I just wanted to reach Heather Lake where a concerted descent back to town finally began. Jogging through the meadows was more troublesome for my body than going downhill and I consumed every calorie I’d brought in pursuit of relief for my cramps. At Heather Lake I filled up a bottle with electrolyte drink and departed, spotting third place finisher Mevlut Kont coming up behind me from across the pond.

3Somehow I managed to remain vertical whilst descending Lindmark, a twisting rivulet of jumbled stones half the width of singletrack, dropping precipitously beneath one’s feet. My shoes skipped from rock to rock but simply slid across the surface of each. Mevlut came barrelling down behind me as we cruised into the lush interior rainforest that is unique to Revelstoke. “This is fucking cool!” I said to my opponent, and he agreed.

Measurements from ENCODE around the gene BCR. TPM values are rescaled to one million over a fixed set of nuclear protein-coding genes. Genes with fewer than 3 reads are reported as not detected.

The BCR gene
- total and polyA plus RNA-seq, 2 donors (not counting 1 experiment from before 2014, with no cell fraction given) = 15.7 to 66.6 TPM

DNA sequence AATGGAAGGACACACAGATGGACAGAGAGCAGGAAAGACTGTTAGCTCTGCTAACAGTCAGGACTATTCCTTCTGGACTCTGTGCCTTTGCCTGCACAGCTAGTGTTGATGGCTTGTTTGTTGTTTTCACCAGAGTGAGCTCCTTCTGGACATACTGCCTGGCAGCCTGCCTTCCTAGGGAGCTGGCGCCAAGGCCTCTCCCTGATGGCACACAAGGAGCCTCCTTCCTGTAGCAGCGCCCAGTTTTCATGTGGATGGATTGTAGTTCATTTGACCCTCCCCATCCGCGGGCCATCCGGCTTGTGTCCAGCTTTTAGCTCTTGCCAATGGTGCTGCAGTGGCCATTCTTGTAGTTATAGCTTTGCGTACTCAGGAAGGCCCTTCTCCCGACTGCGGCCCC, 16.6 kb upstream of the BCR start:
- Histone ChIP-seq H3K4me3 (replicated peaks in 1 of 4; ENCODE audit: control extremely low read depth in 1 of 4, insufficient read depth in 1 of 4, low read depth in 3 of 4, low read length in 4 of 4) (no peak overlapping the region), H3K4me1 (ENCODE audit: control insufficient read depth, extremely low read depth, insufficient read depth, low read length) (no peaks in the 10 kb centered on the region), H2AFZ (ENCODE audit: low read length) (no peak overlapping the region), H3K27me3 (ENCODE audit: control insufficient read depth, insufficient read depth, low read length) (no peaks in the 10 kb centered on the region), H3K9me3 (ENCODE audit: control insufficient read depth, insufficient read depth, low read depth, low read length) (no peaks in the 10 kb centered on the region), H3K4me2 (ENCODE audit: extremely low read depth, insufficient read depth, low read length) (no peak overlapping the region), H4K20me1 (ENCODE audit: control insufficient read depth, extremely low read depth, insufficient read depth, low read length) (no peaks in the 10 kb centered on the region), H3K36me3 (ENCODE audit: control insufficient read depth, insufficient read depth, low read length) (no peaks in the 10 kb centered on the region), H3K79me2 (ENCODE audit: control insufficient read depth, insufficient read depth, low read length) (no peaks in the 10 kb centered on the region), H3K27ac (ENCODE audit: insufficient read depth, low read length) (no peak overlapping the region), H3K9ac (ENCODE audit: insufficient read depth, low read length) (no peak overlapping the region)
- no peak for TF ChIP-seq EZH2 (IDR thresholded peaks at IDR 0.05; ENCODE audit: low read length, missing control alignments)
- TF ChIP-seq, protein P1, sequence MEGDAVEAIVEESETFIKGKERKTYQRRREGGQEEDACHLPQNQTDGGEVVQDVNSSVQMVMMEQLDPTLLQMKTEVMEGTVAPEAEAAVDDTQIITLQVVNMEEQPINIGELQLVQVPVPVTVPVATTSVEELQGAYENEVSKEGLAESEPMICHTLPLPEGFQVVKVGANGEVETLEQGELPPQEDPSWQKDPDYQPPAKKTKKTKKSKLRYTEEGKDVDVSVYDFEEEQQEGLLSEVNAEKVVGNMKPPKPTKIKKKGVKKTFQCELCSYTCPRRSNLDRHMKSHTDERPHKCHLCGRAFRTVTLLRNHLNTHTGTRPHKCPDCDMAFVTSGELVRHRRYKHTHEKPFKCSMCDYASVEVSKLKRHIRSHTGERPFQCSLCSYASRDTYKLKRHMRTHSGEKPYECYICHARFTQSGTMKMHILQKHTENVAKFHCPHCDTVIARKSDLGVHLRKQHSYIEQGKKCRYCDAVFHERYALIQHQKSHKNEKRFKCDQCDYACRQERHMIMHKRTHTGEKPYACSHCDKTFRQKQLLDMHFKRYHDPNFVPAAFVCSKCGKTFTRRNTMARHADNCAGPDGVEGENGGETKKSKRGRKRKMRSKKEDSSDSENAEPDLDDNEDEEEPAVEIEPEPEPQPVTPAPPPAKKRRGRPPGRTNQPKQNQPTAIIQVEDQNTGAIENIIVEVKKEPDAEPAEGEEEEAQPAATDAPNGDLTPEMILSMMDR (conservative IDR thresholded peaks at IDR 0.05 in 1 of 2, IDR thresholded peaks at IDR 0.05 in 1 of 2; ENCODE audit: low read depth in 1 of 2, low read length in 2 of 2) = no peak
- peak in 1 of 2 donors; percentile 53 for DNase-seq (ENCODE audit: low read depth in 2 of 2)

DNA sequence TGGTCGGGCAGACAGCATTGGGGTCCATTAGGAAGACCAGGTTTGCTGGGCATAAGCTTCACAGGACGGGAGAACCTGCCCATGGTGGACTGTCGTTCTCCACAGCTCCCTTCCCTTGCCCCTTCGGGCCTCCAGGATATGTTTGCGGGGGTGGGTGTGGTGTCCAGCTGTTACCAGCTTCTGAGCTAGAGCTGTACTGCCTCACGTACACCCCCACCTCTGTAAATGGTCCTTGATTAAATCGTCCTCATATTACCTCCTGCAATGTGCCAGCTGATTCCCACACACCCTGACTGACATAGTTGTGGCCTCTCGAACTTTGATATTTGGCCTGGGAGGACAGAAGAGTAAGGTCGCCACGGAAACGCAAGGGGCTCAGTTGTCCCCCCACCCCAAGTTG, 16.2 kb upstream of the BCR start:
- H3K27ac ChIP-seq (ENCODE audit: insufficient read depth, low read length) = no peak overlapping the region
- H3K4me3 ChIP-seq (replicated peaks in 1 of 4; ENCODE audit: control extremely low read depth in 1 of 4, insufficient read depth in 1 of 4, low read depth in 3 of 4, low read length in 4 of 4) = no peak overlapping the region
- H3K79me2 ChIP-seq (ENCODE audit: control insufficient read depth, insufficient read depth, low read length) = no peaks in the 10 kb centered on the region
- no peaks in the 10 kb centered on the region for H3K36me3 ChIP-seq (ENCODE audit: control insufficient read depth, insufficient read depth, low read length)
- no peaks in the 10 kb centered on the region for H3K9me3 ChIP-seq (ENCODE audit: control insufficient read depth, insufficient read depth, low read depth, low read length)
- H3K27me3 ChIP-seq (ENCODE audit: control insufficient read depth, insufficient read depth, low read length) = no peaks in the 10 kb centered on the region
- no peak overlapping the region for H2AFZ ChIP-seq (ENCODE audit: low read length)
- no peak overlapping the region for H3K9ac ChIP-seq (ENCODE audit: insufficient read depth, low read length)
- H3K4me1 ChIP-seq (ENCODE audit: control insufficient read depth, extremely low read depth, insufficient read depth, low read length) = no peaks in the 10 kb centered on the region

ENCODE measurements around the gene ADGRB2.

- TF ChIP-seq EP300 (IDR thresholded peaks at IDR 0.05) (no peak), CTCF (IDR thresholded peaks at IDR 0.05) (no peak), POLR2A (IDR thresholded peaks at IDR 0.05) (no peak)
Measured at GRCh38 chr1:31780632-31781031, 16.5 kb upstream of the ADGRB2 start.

The cramping in my legs had now reached its peak and the narrow trail spat us onto a paved section of the Meadows in the Sky Parkway. The moment I hit the pavement, my legs froze up and refused to run. I stood there on the road, driving thumbs into my calf with full force, yelling at my legs, “PLEASE! NO! PLEASE FUCKING RUN! PLEASE! FUCKING! RUN!” as Ellie trotted up behind me and into fourth place.

I thought my race was over, that I would be forced to hobble to the nearest convenient place to drop out. Fortunately, freefalling downhill proved easier than jogging on the flat road and I managed to continue. The dull roar of the train — so loud and harsh a presence in town — I found soothing as it grew closer. “Ah, city sounds,” I said, never liking the idea of getting out of nature more than at that precise moment.